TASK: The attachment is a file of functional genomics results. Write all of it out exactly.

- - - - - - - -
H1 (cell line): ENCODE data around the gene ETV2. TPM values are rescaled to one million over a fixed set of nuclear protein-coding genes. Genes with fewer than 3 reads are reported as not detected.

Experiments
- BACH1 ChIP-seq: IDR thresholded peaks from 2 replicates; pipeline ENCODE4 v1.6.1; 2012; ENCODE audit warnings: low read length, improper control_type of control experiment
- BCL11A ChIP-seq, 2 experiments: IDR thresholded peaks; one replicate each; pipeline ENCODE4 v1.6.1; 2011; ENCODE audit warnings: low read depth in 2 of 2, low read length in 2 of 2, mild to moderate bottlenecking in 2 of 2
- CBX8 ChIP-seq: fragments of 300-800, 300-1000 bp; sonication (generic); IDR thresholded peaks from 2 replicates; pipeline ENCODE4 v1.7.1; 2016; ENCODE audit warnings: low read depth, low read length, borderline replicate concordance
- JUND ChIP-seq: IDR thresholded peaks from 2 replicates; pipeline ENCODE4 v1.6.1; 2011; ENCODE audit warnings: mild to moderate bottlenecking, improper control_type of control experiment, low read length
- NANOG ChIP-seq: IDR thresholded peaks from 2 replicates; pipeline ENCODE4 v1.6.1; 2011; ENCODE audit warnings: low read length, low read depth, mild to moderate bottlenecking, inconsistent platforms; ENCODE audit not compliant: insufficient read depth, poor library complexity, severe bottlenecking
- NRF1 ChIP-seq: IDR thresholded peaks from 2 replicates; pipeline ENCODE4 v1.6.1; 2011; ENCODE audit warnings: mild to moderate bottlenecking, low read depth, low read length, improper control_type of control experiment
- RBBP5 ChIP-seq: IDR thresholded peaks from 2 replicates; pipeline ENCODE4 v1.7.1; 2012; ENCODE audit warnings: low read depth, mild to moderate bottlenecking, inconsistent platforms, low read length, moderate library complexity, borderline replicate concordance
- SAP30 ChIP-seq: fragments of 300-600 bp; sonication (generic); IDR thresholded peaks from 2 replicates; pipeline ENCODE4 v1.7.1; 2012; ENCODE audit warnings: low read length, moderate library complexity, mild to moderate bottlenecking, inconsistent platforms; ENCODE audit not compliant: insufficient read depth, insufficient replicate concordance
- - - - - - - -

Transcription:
H1 (cell line): ENCODE data around the gene ETV2. TPM values are rescaled to one million over a fixed set of nuclear protein-coding genes. Genes with fewer than 3 reads are reported as not detected.

Experiments
- BACH1 ChIP-seq: IDR thresholded peaks from 2 replicates; pipeline ENCODE4 v1.6.1; 2012; ENCODE audit warnings: low read length, improper control_type of control experiment
- BCL11A ChIP-seq, 2 experiments: IDR thresholded peaks; one replicate each; pipeline ENCODE4 v1.6.1; 2011; ENCODE audit warnings: low read depth in 2 of 2, low read length in 2 of 2, mild to moderate bottlenecking in 2 of 2
- CBX8 ChIP-seq: fragments of 300-800, 300-1000 bp; sonication (generic); IDR thresholded peaks from 2 replicates; pipeline ENCODE4 v1.7.1; 2016; ENCODE audit warnings: low read depth, low read length, borderline replicate concordance
- JUND ChIP-seq: IDR thresholded peaks from 2 replicates; pipeline ENCODE4 v1.6.1; 2011; ENCODE audit warnings: mild to moderate bottlenecking, improper control_type of control experiment, low read length
- NANOG ChIP-seq: IDR thresholded peaks from 2 replicates; pipeline ENCODE4 v1.6.1; 2011; ENCODE audit warnings: low read length, low read depth, mild to moderate bottlenecking, inconsistent platforms; ENCODE audit not compliant: insufficient read depth, poor library complexity, severe bottlenecking
- NRF1 ChIP-seq: IDR thresholded peaks from 2 replicates; pipeline ENCODE4 v1.6.1; 2011; ENCODE audit warnings: mild to moderate bottlenecking, low read depth, low read length, improper control_type of control experiment
- RBBP5 ChIP-seq: IDR thresholded peaks from 2 replicates; pipeline ENCODE4 v1.7.1; 2012; ENCODE audit warnings: low read depth, mild to moderate bottlenecking, inconsistent platforms, low read length, moderate library complexity, borderline replicate concordance
- SAP30 ChIP-seq: fragments of 300-600 bp; sonication (generic); IDR thresholded peaks from 2 replicates; pipeline ENCODE4 v1.7.1; 2012; ENCODE audit warnings: low read length, moderate library complexity, mild to moderate bottlenecking, inconsistent platforms; ENCODE audit not compliant: insufficient read depth, insufficient replicate concordance